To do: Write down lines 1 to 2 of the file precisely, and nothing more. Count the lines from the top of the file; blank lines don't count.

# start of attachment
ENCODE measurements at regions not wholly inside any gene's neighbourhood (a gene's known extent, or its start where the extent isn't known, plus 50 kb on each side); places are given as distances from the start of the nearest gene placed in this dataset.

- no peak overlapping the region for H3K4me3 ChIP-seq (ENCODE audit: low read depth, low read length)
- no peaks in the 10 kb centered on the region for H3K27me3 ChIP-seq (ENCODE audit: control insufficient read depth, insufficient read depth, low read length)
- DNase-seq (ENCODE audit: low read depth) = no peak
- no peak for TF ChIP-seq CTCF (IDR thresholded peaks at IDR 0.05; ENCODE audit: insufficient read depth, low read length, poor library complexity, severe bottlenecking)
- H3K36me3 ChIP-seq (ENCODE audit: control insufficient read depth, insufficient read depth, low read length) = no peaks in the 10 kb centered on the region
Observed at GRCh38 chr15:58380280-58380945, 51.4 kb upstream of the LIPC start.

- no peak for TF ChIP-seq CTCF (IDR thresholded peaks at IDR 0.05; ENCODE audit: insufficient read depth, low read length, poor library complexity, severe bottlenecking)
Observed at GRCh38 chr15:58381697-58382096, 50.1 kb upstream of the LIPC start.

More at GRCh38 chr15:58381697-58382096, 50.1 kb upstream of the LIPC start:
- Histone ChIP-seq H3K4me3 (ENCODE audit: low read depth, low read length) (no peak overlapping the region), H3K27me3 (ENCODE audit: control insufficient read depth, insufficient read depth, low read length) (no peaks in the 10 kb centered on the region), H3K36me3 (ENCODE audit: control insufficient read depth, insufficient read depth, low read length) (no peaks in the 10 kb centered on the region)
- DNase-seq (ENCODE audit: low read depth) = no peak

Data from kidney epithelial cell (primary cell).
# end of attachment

ENCODE measurements at regions not wholly inside any gene's neighbourhood (a gene's known extent, or its start where the extent isn't known, plus 50 kb on each side); places are given as distances from the start of the nearest gene placed in this dataset.

- no peak overlapping the region for H3K4me3 ChIP-seq (ENCODE audit: low read depth, low read length)